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HCPF Thematic Priorities 2011


Priority for funding is given to applications targeting underprivileged groups who are at risk of ill-health, and health promotion programmes carried out in primary care settings. To achieve sustainable effects of health promotion interventions, multidisciplinary approaches and cross-sectoral collaborations to engage the community to create supportive environments and to empower individuals to take ownership of their health, are the keys to success. Higher funding priorities will be accorded to the following thematic areas:

I. Tobacco control

While smoking is well known as the causative ;agent of many fatal diseases and cancers, continuous effort is required to put “what we know” into action to prevent and reduce tobacco exposure by:

  • Reinforcing the youth, women or high-pressure career workers to abstain from tobacco use and connecting them with proven evidence of its damage to health
  • Motivating smokers, in particular adult males, to cease smoking and empowering them to re-learn life without cigarettes during the times of day when they face their toughest smoking triggers and peers

II. Lifestyle, nutrition and physical activity

Adopting a healthy lifestyle, healthy diet and regular physical exercise are important to reduce risk for many chronic diseases.  Community involvement to enhance government initiatives in active living, healthy eating, tackling overweight and promoting a healthy workplace will benefit specific groups by:

  • Encouraging optimal young child feeding practices such as increasing consumption of fruits & vegetables and reducing intake of sugar-sweetened snacks & beverages
  • Promoting the availability of affordable healthy food and beverages to families and decision makers of schools
  • Equipping the younger generation to adopt healthy lifestyle practices, for example, avoiding unhealthy habits, high-risk sexual activities, alcohol and drug misuse, and maintaining balanced diet and healthy body mass index
  • Motivating employers to create a safe and healthy working environment that supports the working population, who are in general at risk of lifestyle-related diseases. Actions include modification of the physical environment, enhancement of organisational policies and provision of personal health skills to the workforce
  • Increasing physical activity participation and limiting sedentary lifestyle in the general population

III. Mental well-being

Mental health problems are one of the major health concerns in urban life.  Strategic actions are required to maintain and enhance mental well-being by:

  • Strengthening community capacity in promoting positive mental health. Youth, families, schools, and communities benefit when working in partnership to support the younger generation and to collaborate with families and schools to address their needs such as the emotional and behavioural aspects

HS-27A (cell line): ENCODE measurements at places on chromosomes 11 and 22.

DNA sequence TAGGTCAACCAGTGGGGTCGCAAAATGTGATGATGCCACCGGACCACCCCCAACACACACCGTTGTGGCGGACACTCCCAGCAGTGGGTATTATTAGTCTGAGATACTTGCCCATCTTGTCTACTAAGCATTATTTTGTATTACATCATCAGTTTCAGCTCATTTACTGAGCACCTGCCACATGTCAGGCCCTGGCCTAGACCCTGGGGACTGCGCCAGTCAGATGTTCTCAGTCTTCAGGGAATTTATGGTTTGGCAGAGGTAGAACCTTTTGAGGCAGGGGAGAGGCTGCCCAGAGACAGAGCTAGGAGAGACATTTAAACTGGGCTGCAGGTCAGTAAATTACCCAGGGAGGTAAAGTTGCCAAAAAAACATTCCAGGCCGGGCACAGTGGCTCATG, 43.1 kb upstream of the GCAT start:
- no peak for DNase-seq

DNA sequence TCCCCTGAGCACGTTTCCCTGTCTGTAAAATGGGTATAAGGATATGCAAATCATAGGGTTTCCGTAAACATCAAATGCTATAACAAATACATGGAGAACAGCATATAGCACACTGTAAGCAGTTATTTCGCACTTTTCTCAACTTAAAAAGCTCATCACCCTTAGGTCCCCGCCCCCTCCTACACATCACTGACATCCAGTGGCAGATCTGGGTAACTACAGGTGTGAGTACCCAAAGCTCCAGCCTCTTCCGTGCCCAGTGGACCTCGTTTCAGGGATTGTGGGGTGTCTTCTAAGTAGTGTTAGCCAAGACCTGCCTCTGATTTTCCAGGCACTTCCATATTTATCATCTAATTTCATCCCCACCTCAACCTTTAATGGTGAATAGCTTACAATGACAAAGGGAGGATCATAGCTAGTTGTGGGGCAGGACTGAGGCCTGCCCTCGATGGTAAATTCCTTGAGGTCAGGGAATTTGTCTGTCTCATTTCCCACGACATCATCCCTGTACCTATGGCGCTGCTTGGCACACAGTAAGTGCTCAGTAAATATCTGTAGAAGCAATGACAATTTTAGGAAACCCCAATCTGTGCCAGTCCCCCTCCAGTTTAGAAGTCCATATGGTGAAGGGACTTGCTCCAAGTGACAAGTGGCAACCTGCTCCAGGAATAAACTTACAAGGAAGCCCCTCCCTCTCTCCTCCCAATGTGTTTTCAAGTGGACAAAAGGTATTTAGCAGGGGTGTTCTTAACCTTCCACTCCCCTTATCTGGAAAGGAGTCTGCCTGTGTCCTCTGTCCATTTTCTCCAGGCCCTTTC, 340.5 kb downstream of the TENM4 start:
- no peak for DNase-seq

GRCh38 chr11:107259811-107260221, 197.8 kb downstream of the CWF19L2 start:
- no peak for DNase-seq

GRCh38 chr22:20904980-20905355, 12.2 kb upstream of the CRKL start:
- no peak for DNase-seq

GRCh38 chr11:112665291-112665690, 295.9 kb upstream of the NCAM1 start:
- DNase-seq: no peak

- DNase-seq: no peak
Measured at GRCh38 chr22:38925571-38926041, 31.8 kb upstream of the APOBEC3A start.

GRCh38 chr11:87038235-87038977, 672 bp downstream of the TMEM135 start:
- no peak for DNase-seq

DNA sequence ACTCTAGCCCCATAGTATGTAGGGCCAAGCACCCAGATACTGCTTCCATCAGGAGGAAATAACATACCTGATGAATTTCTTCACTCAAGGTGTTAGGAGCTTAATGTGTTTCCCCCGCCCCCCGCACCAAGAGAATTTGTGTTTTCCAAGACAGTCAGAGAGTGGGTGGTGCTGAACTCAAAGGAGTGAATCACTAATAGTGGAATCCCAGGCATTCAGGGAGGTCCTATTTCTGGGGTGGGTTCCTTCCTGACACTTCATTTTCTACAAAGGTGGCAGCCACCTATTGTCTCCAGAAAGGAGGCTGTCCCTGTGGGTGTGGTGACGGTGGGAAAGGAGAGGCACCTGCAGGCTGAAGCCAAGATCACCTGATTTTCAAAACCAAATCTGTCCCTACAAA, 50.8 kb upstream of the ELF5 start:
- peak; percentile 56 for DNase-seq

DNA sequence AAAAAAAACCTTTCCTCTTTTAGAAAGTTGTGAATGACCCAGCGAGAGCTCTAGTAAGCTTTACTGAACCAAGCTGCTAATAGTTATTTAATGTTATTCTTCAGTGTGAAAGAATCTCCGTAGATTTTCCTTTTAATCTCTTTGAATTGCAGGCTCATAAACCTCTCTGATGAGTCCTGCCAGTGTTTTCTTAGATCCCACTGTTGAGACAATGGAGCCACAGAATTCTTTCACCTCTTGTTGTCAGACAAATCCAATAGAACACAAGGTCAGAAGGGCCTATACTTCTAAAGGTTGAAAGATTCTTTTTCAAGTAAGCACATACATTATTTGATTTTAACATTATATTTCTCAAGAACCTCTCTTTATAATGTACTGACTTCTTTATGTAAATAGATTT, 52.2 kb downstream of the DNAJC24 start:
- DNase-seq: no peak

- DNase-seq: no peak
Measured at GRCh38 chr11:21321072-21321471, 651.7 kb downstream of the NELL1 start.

• Enhancing the development of individual skills to acquire positive mental health, manage stress and cope with difficulties in different stages of life
  • Raising awareness and supporting early detection of mental diseases through effective channels such as the Internet
  • Supporting treatment and facilitating people with mental problems to return to the community
  • Reducing the stigma associated with mental health issues and including people with and recovering from poor mental health and their family carers to build more cohesive communities

IV. Injury prevention

Injury causes significant mortality and morbidity in the community.  Emphasis is placed on injury prevention which covers domestic injury, falls, traffic accidents and unintentional injuries in children by:

  • Encouraging community key stakeholders to take the lead in co-ordinating actions to prevent or reduce injuries
  • Identifying environmental and behavioural aspects of target populations at risk of various injuries
  • Facilitating effective communication of injury data, development and implementation of prevention programmes that involve a more extensive scope of collaboration amongst public and private sectors, academics, professional groups and NGOs

V. Reducing alcohol-related problems

Excessive alcohol consumption, in the form of heavy drinking and/or binge drinking, is a risk factor for many health and societal problems. Special attention is paid to the increasing trend of underage drinking and related harms. Effective measures are through:

  • Increasing awareness and knowledge of immediate and long-term harmful effects such as traffic accidents and damage to liver and nervous system
  • Promoting responsible behaviours of adults to practise sensible drinking
  • Preventing binge drinking, in particular among young adults
  • Equipping the younger generation with the knowledge and coping skills to resist peer pressure to drink
  • Empowering parents to communicate with their children on alcohol-related issues

VI. Promoting family doctor concept

The family doctor concept, which emphasises continuity of care, holistic care and preventive care, is an important component in enhancing primary care initiatives for better health. At present, the family doctor concept is not widely adopted in the general public. The required activities include:

  • Promoting the benefits of having a family doctor as the first point of contact in the healthcare system for continuous, co-ordinated and person-centred care
  • Empowering the public to improve their own health and that of their family members by establishing a partnership with their family doctors and adopting a preventive approach in improving health

Applications which fall outside these priorities will still be considered, although they will have a lower funding preference. The closing date of applications is July 29, 2011.